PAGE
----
WAKING UP: The stock market has been unusually calm for more than a year. The combination of economic growth in the U.S. and other major economies, low interest rates, and support from central banks meant stocks could keep rising steadily without a lot of bumps along the way. Experts have been warning that that wouldn’t last forever.
The decline over the last few days isn’t large by historic standards, but stocks haven’t suffered a 5 percent drop since the two days after Britain voted to leave the European Union in June 2016. They recovered those losses within days. The market hasn’t gone through a 10 percent drop since early 2016, when oil prices were plunging as investors worried about a drop in global growth, which could have sharply reduced demand. U.S. crude hit a low of about $26 a barrel in February of that year.
SWEETENED OFFER: Chipmaker Broadcom raised its offer for competitor Qualcomm to $121 billion in cash and stock, or $82 per share, and called the bid its best and final offer. It had offered $103 billion for Qualcomm, and that company says it will review the bid. Broadcom rose $2.04 to $237.52.
However Qualcomm dipped $2.61, or 4 percent, to $63.46 after analysts said Apple may end a deal with Qualcomm and have Intel make chips for futures iPhone models instead. Intel gained 53 cents, or 1.1 percent, to $46.68.
ENERGY: Benchmark U.S. crude oil fell $1.30, or 2 percent, to $64.15 a barrel in New York. Brent crude, the standard for international oil prices, lost 97 cents, or 1.4 percent, to $67.61 a barrel in London.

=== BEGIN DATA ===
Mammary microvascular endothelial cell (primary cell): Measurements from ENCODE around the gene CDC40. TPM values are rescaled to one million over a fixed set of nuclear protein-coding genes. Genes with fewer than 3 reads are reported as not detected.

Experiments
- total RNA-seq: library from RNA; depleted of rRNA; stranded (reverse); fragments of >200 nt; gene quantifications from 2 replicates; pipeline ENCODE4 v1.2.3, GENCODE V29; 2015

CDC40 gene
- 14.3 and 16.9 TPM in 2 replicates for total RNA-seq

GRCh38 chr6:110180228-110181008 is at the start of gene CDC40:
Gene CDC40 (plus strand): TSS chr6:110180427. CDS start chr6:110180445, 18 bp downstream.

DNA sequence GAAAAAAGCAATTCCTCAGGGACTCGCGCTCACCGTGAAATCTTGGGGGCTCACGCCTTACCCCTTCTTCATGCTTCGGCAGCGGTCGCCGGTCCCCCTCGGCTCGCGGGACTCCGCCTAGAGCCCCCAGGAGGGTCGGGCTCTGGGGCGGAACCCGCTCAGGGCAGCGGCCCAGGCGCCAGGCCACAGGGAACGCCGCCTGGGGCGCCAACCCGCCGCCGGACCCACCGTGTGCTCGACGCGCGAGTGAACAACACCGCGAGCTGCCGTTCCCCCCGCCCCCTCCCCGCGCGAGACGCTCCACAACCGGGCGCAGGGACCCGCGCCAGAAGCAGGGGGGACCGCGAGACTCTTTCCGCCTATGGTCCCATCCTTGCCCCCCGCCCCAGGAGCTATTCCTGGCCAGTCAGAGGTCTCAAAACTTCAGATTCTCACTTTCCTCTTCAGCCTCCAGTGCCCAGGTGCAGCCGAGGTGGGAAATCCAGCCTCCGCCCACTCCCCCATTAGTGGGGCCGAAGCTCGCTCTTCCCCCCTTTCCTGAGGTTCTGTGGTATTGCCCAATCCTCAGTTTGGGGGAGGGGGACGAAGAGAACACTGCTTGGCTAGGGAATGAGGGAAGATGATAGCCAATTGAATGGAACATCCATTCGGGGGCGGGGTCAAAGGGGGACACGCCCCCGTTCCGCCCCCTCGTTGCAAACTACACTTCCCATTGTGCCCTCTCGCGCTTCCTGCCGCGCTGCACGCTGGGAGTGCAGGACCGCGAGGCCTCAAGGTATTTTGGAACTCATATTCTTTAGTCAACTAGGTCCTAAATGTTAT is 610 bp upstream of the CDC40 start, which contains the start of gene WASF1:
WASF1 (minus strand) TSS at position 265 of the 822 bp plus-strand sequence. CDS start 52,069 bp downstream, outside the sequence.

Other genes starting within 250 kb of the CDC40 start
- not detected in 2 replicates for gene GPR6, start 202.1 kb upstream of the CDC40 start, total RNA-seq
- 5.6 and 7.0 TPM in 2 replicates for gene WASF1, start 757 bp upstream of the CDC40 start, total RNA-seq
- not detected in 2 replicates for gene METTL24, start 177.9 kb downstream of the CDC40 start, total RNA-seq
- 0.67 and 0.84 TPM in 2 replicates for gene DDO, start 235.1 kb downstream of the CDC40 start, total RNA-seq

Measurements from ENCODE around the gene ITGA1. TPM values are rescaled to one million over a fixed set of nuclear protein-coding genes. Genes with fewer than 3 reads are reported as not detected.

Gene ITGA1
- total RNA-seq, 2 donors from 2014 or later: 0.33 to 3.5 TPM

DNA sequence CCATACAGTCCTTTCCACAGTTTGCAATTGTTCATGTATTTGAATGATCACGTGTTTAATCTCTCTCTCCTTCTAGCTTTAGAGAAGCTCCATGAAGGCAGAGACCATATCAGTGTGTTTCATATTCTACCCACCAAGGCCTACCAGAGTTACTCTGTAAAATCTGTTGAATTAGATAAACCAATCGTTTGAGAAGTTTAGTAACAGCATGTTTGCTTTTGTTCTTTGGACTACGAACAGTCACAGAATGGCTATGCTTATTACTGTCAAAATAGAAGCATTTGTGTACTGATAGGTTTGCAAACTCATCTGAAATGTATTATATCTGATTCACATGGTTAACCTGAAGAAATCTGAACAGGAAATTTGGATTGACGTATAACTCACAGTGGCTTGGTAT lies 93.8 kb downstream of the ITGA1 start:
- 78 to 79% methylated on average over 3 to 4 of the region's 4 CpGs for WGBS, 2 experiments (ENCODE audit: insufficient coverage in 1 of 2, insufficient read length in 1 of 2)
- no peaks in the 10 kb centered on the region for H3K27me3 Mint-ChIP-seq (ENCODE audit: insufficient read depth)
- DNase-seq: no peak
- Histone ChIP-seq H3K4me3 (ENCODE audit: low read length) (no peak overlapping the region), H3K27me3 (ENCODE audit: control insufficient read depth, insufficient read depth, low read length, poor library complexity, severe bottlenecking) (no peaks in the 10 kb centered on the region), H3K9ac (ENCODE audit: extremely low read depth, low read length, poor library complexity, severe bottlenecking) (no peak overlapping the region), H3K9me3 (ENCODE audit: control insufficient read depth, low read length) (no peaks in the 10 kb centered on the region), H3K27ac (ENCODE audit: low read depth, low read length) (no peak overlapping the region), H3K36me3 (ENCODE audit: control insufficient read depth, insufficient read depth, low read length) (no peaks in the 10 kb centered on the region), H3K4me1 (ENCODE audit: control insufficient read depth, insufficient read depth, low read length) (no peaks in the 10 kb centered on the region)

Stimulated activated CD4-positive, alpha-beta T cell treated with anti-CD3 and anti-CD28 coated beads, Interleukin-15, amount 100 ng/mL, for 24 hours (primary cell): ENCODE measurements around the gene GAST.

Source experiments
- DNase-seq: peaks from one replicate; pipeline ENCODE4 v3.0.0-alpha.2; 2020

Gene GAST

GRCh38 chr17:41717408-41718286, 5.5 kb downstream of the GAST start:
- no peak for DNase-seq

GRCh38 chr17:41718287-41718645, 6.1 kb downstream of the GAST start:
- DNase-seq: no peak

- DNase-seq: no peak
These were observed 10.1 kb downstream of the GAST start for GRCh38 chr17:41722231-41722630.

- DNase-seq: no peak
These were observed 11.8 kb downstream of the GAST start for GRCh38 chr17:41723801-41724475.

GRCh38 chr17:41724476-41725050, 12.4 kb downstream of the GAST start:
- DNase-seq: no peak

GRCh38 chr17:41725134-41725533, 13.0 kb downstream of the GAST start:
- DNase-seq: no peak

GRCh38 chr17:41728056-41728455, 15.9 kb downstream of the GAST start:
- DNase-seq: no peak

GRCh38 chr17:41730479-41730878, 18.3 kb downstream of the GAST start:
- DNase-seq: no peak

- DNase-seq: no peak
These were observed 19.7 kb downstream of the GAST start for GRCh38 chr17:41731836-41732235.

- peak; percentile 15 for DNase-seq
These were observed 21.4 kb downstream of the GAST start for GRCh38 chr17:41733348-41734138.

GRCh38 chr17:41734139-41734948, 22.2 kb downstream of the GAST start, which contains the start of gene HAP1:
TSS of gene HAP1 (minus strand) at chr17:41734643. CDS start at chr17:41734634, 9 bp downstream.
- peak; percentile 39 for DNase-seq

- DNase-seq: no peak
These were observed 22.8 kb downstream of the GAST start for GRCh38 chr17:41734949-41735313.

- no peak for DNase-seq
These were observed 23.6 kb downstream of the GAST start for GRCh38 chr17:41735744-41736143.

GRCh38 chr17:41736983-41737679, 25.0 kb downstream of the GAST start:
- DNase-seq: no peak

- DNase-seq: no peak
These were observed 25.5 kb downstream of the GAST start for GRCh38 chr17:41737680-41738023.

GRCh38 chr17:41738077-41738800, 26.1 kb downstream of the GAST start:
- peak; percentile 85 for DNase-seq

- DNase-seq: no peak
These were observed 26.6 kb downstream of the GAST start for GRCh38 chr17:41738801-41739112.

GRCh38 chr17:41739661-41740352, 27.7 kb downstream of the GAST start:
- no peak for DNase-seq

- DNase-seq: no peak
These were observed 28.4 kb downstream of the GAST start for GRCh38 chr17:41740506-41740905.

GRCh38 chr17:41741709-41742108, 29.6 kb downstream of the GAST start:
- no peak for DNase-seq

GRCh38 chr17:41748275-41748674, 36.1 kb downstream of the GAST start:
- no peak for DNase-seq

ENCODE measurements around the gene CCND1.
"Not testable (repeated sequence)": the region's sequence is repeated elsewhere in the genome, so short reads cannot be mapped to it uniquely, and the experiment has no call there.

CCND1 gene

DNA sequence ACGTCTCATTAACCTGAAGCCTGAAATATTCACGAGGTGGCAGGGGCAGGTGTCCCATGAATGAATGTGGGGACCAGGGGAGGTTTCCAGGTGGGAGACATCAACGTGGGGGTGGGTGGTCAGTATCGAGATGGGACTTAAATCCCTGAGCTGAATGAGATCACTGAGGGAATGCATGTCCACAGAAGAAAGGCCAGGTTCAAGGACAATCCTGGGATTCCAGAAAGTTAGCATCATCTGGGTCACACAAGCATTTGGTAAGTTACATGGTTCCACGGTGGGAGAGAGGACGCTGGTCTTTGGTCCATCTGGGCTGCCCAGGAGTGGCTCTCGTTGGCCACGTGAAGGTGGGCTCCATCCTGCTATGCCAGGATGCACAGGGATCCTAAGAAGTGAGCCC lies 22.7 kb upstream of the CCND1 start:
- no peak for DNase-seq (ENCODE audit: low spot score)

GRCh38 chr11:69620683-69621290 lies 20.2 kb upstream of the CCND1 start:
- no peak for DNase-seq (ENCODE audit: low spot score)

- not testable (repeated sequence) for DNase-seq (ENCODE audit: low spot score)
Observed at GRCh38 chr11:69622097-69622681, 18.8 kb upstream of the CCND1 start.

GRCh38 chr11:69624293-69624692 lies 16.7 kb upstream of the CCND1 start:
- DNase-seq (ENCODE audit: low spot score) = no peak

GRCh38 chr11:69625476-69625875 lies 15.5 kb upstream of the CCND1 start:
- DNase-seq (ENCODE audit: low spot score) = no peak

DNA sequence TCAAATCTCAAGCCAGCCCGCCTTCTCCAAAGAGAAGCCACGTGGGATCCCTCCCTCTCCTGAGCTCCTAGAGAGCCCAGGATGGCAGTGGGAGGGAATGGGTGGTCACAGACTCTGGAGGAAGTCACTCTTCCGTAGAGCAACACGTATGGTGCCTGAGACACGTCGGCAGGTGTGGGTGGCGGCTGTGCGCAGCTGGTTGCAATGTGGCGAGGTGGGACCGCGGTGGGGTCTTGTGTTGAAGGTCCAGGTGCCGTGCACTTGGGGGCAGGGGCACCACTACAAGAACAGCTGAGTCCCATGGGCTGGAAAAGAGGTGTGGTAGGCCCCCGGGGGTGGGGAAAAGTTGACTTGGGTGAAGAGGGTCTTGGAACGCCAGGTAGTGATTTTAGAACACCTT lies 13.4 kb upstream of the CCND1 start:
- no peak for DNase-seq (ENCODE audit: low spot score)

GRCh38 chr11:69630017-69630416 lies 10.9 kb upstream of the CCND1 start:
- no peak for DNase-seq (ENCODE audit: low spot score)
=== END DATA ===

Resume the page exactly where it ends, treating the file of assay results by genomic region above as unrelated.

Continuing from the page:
Wholesale gasoline lost 3 cents to $1.85 a gallon. Heating oil shed 3 cents to $2.02 a gallon. Natural gas sank 10 cents to $2.75 per 1,000 cubic feet.
Exxon Mobil lost $3.79, or 4.5 percent, to $80.74 and Chevron gave up $3.20, or 2.7 percent, to $115.38. Both companies reported disappointing fourth-quarter results on Friday and are coming off their biggest losses in years.
MARKET LEADERS LOSING: Almost three-fourths of the stocks on the New York Stock Exchange traded lower. Some of the largest losses went to companies that have done exceptionally well over the last year. Alphabet, Google’s parent company, lost $29.99, or 2.7 percent, to $1,089.21. Chipmaker Nvidia fell $8.69, or 3.7 percent, to $224.83. 3M skidded $6.23, or 2.5 percent, to $238.94.
BONDS: Bond prices receded after moving sharply higher on Friday. The yield on the 10-year Treasury slipped to 2.82 percent from 2.84 percent.
CURRENCIES: The dollar fell to 109.88 yen from 110.28 yen. The euro slipped to $1.2415 from $1.2451.
METALS: Gold declined 80 cents to $1,336.50 an ounce. Silver dipped 4cents to $16.67 an ounce. Copper rose 3 cents to $3.22 a pound.
BITCOIN WOES: Bitcoin prices and futures continued to sink. According to Coindesk, the price of bitcoin fell 15 percent to $6,957. It reached a high of almost $20,000 in December, and traded under $1,000 in early 2017. Many financial pros warn that bitcoin is in a speculative bubble that could burst anytime. On the CME, bitcoin futures plunged 19 percent to $6,975. They tumbled 18 percent to $6,950 on the Cboe.
GERMAN COALITION TALKS: Stocks in Europe also fell. Leading political parties in Germany, which is the largest economy in Europe, have struggled to form a government. Chancellor Angela Merkel’s conservative Union bloc and the center-left Social Democrats are still in talks about extending their alliance of the past four years.
Britain’s FTSE 100 lost 1.5 percent while France’s CAC 40 slid 1.5 percent. The DAX in Germany shed 0.8 percent.
ASIA: Japan’s benchmark Nikkei 225 tumbled 2.6 percent and the South Korean Kospi shed 1.3 percent. Hong Kong’s Hang Seng index sank 1.1 percent.
(© Copyright 2018 CBS Broadcasting Inc. All Rights Reserved. The Associated Press contributed to this report.)